Instead it took nearly an hour for that to happen when a pipeline ruptured on July 1, releasing an estimated 42,000 gallons of oil into the longest undammed river in the U.S.
"We were told that there were automatic shut off valves and that it’s not possible that it could run even a couple of minutes into the river before it shut off," Schweitzer told MSNBC, recalling how the state and Exxon Mobil ran a mock drill on the river last year.
Once the spill happened, “Exxon Mobil said to begin with that it had only run for six minutes and that it was controlled out of Houston, Texas,” he added. “That grew to 30 minutes and then it’s unclear if they’re now saying 48 or 58 minutes.”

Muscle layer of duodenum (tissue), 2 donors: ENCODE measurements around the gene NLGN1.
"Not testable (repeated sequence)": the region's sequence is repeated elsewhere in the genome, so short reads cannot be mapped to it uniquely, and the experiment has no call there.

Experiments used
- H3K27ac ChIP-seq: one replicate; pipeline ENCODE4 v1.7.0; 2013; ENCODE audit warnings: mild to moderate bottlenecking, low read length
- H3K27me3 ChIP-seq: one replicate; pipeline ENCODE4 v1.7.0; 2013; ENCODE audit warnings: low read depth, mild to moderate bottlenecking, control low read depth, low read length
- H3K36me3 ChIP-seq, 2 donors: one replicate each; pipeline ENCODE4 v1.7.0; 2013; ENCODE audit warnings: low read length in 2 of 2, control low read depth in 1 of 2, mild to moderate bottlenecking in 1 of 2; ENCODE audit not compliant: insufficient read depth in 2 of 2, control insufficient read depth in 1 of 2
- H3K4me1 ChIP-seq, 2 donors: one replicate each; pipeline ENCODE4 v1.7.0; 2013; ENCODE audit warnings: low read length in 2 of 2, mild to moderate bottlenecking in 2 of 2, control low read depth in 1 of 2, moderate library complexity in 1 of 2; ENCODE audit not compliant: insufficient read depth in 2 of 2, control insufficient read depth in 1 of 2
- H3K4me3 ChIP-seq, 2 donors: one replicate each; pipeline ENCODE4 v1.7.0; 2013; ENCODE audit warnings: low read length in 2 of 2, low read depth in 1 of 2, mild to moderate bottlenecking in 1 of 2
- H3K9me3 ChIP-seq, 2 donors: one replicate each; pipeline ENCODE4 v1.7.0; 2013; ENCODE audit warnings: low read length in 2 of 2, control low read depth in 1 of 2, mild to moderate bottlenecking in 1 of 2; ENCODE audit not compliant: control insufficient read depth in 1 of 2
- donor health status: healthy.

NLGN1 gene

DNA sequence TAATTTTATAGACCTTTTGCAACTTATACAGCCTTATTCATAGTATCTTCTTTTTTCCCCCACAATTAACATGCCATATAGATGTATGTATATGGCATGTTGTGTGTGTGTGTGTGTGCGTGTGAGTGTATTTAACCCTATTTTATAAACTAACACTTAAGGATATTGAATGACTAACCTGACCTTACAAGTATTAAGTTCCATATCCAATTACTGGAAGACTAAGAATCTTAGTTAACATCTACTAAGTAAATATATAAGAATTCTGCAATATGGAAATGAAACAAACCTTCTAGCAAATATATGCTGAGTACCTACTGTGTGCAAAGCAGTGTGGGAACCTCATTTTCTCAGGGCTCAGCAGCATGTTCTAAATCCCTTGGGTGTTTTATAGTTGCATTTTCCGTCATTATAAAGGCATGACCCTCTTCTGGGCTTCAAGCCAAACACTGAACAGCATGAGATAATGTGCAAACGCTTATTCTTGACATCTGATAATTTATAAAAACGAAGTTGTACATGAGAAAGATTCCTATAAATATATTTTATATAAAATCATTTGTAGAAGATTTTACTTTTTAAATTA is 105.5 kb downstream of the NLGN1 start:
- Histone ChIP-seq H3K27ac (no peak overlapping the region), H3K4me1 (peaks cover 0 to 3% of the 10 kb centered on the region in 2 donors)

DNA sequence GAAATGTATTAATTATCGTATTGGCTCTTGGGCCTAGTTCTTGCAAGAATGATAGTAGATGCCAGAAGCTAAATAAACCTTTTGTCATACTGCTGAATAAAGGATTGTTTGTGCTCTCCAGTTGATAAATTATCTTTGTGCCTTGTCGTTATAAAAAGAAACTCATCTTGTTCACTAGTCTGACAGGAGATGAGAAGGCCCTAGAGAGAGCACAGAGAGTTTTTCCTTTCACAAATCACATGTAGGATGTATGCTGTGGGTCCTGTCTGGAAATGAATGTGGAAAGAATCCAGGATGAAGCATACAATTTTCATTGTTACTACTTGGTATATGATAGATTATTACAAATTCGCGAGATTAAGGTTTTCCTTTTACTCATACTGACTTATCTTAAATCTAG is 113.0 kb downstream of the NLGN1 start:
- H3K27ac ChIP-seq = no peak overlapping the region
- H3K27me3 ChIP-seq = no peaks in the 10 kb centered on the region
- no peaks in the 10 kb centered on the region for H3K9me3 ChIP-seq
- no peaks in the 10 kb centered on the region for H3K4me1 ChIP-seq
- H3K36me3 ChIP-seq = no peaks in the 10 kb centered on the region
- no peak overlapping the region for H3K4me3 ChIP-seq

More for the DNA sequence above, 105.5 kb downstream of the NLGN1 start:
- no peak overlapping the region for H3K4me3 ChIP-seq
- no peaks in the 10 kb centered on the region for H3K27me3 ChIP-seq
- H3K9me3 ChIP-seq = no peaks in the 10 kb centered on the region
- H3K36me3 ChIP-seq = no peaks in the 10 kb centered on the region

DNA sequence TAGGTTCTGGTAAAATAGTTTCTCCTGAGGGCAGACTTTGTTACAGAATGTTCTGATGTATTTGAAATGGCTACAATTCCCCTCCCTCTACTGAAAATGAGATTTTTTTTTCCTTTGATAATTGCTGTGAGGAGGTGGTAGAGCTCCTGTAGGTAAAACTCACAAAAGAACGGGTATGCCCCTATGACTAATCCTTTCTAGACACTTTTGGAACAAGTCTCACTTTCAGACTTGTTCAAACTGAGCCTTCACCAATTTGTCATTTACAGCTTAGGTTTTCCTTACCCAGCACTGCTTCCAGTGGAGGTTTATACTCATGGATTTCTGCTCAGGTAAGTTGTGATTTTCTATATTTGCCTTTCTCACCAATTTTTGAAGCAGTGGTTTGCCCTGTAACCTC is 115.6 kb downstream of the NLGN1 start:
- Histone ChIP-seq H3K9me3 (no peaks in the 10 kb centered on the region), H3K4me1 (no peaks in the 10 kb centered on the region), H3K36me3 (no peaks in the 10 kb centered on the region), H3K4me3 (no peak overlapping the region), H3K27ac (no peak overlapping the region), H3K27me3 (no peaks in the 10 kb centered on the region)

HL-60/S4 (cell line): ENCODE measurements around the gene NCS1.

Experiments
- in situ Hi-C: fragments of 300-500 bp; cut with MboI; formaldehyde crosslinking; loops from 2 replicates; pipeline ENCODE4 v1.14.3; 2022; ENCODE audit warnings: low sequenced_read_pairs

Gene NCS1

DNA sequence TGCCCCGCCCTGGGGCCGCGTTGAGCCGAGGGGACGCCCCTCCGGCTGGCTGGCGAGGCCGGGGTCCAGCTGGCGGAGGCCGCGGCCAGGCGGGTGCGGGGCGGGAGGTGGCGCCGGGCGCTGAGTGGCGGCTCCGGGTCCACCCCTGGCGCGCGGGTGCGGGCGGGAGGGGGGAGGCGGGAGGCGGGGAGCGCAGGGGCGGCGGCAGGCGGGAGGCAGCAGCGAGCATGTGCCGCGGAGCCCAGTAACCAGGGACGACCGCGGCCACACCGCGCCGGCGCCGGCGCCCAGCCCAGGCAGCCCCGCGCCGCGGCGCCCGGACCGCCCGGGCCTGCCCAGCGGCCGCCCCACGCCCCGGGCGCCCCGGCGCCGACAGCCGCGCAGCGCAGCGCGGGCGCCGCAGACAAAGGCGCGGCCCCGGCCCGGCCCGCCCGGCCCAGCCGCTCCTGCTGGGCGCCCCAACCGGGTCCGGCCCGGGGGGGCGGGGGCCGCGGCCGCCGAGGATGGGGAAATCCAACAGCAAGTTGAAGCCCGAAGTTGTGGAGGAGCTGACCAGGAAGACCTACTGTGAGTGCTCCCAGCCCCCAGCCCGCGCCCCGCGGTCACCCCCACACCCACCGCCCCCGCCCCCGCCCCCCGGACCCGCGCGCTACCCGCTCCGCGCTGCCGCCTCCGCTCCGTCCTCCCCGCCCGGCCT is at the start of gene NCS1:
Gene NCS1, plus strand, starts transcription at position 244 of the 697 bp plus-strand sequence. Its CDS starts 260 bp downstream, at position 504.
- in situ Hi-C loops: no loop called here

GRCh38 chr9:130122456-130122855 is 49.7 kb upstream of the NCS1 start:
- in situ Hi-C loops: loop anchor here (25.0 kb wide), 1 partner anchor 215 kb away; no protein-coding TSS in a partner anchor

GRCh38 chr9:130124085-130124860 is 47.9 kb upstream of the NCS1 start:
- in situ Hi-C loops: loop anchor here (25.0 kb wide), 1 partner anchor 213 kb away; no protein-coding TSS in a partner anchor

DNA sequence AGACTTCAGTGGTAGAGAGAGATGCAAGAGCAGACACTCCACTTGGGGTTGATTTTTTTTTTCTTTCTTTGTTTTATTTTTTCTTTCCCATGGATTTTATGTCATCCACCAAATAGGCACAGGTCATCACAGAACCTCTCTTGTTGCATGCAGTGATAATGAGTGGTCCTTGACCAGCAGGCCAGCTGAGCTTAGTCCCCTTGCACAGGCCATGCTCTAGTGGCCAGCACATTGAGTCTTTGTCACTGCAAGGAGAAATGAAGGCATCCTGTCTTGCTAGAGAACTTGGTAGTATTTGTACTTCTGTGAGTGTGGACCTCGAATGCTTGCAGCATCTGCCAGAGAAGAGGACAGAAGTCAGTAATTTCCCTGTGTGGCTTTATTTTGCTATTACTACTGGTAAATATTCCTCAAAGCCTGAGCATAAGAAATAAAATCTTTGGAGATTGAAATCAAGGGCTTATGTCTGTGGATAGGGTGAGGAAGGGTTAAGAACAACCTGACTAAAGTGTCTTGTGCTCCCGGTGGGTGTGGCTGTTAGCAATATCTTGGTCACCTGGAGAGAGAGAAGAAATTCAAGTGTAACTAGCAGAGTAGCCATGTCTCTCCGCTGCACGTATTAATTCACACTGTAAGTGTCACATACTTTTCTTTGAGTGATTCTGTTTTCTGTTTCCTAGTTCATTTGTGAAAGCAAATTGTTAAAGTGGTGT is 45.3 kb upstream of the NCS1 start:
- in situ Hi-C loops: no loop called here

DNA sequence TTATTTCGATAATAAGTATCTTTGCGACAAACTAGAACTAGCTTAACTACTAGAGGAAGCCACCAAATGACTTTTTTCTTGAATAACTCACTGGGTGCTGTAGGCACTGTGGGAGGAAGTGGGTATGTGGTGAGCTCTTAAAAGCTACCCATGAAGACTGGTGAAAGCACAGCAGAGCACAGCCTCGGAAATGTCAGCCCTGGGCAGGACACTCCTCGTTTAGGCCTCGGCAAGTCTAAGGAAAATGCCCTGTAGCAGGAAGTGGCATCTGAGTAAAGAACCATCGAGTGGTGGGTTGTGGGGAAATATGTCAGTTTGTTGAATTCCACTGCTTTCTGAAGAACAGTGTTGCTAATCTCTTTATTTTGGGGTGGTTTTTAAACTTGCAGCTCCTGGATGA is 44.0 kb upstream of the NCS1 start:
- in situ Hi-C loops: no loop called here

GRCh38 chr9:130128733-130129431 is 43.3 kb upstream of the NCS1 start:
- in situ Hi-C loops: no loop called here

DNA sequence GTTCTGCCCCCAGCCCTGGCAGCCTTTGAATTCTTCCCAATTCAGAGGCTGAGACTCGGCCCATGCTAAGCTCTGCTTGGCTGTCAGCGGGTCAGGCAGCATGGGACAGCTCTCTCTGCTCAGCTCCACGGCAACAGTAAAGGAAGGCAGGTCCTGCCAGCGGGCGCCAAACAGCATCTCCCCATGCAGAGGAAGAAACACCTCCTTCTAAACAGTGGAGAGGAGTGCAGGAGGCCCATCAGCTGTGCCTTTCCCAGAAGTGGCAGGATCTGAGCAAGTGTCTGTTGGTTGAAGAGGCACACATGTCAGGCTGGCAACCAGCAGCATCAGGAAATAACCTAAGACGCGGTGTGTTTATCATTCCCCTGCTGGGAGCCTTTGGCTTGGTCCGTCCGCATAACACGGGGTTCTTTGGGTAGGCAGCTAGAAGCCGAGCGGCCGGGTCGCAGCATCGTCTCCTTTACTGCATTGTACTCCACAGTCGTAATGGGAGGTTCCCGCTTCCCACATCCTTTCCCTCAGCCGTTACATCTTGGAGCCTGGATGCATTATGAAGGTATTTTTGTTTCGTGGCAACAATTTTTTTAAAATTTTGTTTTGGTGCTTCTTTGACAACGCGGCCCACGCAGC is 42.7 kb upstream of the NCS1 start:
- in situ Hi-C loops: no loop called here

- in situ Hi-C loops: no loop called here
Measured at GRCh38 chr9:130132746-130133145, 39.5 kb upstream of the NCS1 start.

U.S. Department of Transportation records indicate the pipeline was not fully shut down for 56 minutes after the break occurred Friday near Laurel at 10:40 p.m. local time. Emergency responders at the National Response Center were notified of the spill at 12:19 a.m.
The company said the longer timeframe did not change its estimate of how much crude entered a river famous for its fishing and vital to farmers for irrigation.